5 ways to get the most out of interactive screens

5 ways to get the most out of interactive screens

Sick of seeing flat, dull courses that leave learners feeling uninspired? Want to make your content stick in the minds of your learners? Then it’s time to leverage interactivity in your eLearning. The tools available may be simple, but try these five pointers and watch engagement rise.

Interactive courses provide a safe space for learners to practice their decision-making skills. They can help you reinforce specific points, and often result in higher levels of engagement. The better the variety of presentation and question interactions your eLearning authoring tool offers, the better.

Throughout this article, we’ve used examples from the Gomo interactions reference library—take a peek for more inspiration and to see each interactive screen type in action.

Make your learner want to “reach into” the screen

Great eLearning should make learners wish they weren’t just limited to the few interactions possible with a mouse and keyboard (or touchscreen). To avoid click fatigue, eLearning designers should also strive to:

  • Ensure that the content learners are clicking on is interesting, and presented in a variety of interesting ways
  • Go beyond clicks, where possible, to use dragging, typing, and the few other interactions you have available

How do you make the content your learners are clicking on interesting? Let’s take “making it well-written, relevant, and valuable” as a given and focus instead on how you can make a difference by presenting it in a different way. Here’s a really simple example:

This is Gomo’s accordion asset. Any bullet point list can be easily reworked as an accordion, requiring only a couple of easy extra clicks for the learner. Not only is this more interactive, but it also keeps your learners focused on each point individually.

Another great way to increase learner interactivity is an image marker or hotspot asset:

Click an image marker and you’ll get some explanatory text. This is great for nesting teaching within a specific scene. So, instead of having a learner passively observe product features through a sequence of screens, you could have them actively click on parts of the product to discover more.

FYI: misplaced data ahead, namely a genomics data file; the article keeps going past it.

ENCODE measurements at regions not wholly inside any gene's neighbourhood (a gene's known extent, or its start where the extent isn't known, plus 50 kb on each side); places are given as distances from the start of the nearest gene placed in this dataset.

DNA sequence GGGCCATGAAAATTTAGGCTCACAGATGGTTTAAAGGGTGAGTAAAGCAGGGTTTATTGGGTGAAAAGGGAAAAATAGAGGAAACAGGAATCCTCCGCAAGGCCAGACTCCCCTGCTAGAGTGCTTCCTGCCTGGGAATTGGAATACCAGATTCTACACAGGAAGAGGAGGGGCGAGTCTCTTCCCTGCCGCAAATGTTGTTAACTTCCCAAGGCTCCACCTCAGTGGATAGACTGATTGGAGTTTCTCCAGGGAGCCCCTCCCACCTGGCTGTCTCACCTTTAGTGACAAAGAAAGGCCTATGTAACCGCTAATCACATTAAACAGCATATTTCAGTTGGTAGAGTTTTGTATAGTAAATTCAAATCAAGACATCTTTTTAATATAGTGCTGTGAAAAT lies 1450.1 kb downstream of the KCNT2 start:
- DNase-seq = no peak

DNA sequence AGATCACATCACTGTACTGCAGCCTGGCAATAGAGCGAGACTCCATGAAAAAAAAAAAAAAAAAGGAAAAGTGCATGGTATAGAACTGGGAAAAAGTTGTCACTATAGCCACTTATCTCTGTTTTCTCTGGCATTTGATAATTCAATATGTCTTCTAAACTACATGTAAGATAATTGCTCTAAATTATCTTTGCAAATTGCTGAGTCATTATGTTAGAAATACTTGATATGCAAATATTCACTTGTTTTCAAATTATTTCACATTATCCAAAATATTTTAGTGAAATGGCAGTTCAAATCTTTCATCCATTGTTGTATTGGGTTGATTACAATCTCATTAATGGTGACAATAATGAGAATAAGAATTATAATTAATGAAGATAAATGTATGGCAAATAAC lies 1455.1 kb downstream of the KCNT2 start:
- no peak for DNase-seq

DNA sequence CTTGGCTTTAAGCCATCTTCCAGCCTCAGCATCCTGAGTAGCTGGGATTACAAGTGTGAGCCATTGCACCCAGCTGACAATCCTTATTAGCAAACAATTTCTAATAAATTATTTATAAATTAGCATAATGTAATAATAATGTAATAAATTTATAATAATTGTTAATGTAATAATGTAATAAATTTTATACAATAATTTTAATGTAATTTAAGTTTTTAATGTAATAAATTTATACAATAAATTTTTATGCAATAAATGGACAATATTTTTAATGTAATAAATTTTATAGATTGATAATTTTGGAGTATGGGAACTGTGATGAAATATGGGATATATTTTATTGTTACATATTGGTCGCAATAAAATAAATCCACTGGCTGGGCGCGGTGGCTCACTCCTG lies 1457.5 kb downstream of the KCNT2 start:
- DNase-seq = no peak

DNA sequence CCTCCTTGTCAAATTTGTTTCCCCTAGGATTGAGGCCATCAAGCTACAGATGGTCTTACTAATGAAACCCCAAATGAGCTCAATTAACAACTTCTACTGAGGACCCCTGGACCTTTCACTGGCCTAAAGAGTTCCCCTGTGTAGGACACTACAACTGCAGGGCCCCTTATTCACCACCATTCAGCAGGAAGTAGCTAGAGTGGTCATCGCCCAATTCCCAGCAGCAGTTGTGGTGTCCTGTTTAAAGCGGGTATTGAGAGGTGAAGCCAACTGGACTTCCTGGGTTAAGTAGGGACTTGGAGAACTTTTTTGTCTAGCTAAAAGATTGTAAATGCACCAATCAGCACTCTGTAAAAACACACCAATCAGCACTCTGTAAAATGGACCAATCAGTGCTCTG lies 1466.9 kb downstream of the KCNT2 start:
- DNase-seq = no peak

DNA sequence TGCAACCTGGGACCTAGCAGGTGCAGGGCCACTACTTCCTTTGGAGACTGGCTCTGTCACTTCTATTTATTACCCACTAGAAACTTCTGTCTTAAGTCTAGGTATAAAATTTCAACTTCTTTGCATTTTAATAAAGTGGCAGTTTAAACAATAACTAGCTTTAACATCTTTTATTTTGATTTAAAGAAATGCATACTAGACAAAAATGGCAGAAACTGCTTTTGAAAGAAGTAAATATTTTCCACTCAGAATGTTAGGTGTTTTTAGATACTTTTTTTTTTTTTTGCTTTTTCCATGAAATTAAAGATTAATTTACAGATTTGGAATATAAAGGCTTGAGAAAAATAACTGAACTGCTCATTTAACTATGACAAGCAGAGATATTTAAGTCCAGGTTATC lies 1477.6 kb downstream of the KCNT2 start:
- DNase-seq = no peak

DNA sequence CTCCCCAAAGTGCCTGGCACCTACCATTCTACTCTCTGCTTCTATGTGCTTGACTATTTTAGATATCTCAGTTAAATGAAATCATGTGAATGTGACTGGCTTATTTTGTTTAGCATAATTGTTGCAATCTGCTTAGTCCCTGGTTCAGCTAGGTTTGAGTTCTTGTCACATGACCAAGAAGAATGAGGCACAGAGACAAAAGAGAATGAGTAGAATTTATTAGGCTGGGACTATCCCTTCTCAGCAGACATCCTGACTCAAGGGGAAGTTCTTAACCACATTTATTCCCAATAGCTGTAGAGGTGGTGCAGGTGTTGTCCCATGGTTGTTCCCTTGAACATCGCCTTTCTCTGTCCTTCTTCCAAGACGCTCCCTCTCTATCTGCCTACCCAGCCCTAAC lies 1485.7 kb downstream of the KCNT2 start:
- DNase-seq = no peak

When interactions are a drag (but in a good way!)

Beyond clicking, look for assets that allow you to drag, hover, and type. We’ll get to the latter soon—for now, note how the image above shows how you can offer some welcome interactivity by asking users to drag and drop items into separate drop areas. Used sparingly, these interactions can break up all of that repetitive clicking.

Go mobile and expand your interactivity

The idea of “reaching into the screen” becomes quite literal on mobile. Thanks to touchscreen technology, your finger becomes the cursor. It’s a small thing, but actually pressing the buttons on a course screen feels that little bit more intuitive as a result.

Beyond touch, mobile also gives us other pleasing and direct interactions like swipe, and pinch and zoom. Look out for presentation assets that allow these interactions. Two examples in Gomo are the Carousel and Zoomable Image assets, both of which are designed to play to the strengths of mobile (and desktop) devices.

Whereas desktop users may click the navigation buttons below the carousel, mobile users are more likely to swipe through the images.

Desktop users get a larger detail view of a zoomable image when they hover over it; mobile users instead get prompted to “tap to enlarge” and are free to pinch and zoom around the image.

Hover isn’t over yet

Speaking of hover, remember that although you gain new interaction types on mobile (compared to desktop), hover is lost in the transition. Mobile users are conditioned to expect this so it’s not a huge issue. We think you’ll find that your mobile learners are a little more flexible about poking and prodding their way through a course unprompted as a result.

The image wall asset shown above is a simple example of how an asset that uses a hover state can add value for desktop users while still being just as good for mobile users.

Note how desktop users get a useful title when they hover their mouse over each image. However, as the title is repeated when the user clicks or taps through (as in the mobile screenshot below), mobile users ultimately get the same information. Try using this principle whenever working with hover states—make them useful to the users who can see them, but not indispensable.

Keep one foot in reality

Without diving headlong into the world of VR, you can still bring the same spirit of first-person experience to your courses. Real-life examples and problems can be described in text and/or shown through images, video, and audio to your learners. By featuring scenarios and environments they’re likely to encounter, you can make clear how their new knowledge can be applied outside of the eLearning.

You can also experiment with describing multiple outcomes for a particular choice. Use question asset types and explain the consequences of a choice in the same narrative mode you used to question the learner. Don’t just leave things at “That’s not quite right. You should have said this”. If you’re feeling particularly ambitious, use display conditions and branching scenarios to create a short “choose-your-own-adventure” style narrative. Just be careful not to leave important information hidden behind certain choices.

Text input is one question type asset that is worth investigating. Not only is it a more active way of answering any question, it can also be used to get learners to describe how they would react.

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